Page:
May 27, 2005

Cornucopia / Cynthia Dewes

What happened to being responsible for our actions?

One of our sons sent me a funny Mother’s Day card that showed a bunch of kids looking up at something and yelling, “Wow! Look at him go!” Inside, it continued, “Well-trained by their mother, they were perfectly content just to watch their friends jump off a bridge and felt no compulsion to join them.”

Now, why do you suppose my son gave me that card? You’re right. He and his siblings had heard that same speech many times about not doing what everyone else does just because everyone else is doing it. I guess he must’ve listened.

This card reminded me that those were the days when we expected to take the consequences for our actions, whether good or bad. If my son foolishly jumped off a bridge despite all my warnings, he’d be the one to blame. It would never occur to us to think we’d failed as parents or to sue the bridge manufacturer for negligence. Or, for that matter, blame God for letting someone invent a bridge high enough to jump from.

No sooner had I digested this thought when I read an article in the newspaper about a person who sued an amusement park because his child fell off one of the rides. There was no mention of the kid wearing a seat belt or sitting down or using any other safety precaution that might have prevented the fall. No, the assumption was that the ride was faulty, despite a long history without accident, because someone other than the child had to be blamed.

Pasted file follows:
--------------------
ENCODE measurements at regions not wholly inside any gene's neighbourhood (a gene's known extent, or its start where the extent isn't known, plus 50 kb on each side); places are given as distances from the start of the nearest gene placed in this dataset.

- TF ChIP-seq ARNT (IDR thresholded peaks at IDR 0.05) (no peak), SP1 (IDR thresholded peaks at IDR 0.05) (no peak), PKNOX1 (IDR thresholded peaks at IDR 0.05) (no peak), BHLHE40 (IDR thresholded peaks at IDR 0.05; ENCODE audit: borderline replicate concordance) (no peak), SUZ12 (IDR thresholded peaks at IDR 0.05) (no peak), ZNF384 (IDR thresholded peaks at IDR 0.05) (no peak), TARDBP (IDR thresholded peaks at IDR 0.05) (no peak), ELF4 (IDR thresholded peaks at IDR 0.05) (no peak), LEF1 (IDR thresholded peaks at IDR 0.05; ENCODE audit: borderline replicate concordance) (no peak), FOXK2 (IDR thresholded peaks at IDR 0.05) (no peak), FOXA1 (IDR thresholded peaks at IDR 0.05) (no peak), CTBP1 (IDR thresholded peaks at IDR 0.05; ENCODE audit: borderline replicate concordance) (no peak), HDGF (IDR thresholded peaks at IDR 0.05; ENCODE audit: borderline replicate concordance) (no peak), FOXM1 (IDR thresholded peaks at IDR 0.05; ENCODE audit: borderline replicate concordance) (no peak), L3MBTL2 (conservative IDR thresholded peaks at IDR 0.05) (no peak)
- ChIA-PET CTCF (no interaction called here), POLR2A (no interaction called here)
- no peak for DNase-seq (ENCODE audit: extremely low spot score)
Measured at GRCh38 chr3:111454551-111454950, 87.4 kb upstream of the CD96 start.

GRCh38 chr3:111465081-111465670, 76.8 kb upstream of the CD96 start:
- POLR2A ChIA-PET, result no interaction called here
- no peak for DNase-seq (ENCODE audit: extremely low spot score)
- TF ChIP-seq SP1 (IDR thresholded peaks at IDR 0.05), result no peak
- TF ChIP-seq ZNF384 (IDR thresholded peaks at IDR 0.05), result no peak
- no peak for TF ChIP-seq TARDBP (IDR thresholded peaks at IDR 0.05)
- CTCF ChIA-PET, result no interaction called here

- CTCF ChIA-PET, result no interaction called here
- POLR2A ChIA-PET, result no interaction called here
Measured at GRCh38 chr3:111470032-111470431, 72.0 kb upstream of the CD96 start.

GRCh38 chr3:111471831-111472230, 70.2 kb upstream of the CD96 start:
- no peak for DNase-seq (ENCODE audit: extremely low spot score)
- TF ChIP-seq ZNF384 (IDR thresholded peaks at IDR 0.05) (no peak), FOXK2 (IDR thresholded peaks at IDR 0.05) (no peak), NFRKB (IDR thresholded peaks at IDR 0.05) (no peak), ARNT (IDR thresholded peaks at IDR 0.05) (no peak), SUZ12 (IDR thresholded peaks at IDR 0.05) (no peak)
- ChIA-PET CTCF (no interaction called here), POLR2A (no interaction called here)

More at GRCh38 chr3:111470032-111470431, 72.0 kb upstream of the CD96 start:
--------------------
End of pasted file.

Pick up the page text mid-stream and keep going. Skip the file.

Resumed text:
These days, it seems that blame has become a state-of-the-art tool in relationships of all kinds. We love to blame the deep-pocketed, faceless corporation over the pathetic individual or the divorced husband still living the good life while his ex-wife and their children struggle in near-poverty.

We regularly blame weather reporters on TV for unexpected storms, unrelenting heat waves or the lack of rain when we need it. Somehow, their minor prediction inaccuracies seem major. We even like to blame Father occasionally when something’s wrong in the parish, although the shortage of priests could soon put a stop to that.

Democrats blame Republicans, and Republicans blame Democrats—for almost everything. Senate committees love to dissect bureaucratic appointees, while oversight committees are busy dissecting lawmakers. Whoever is president is fair game to be insulted, criticized and second-guessed.

When our country makes a treaty or goes to war or cooperates with this country or that, it’s always a mistake in someone’s opinion. It seems that there’s never enough blame to go around for all the wrongs we discover in life. But, who is actually responsible for all these things? Surely it can’t always be the other guy.

Memorial Day is a good time to remember that this country was founded on ideals of human aspiration, based on moral attitudes about public and private ­conduct.

Somehow we’ve become lazy in following the imperatives those ideals demand. We need to remember what it means to have God-given free will.

We are the ones responsible—for our own behavior and for taking responsibility for our country’s, our Church’s and our family’s welfare.

God bless America and her ideals that we try to uphold.

(Cynthia Dewes, a member of St. Paul the Apostle Parish in Greencastle, is a regular columnist for The Criterion.)

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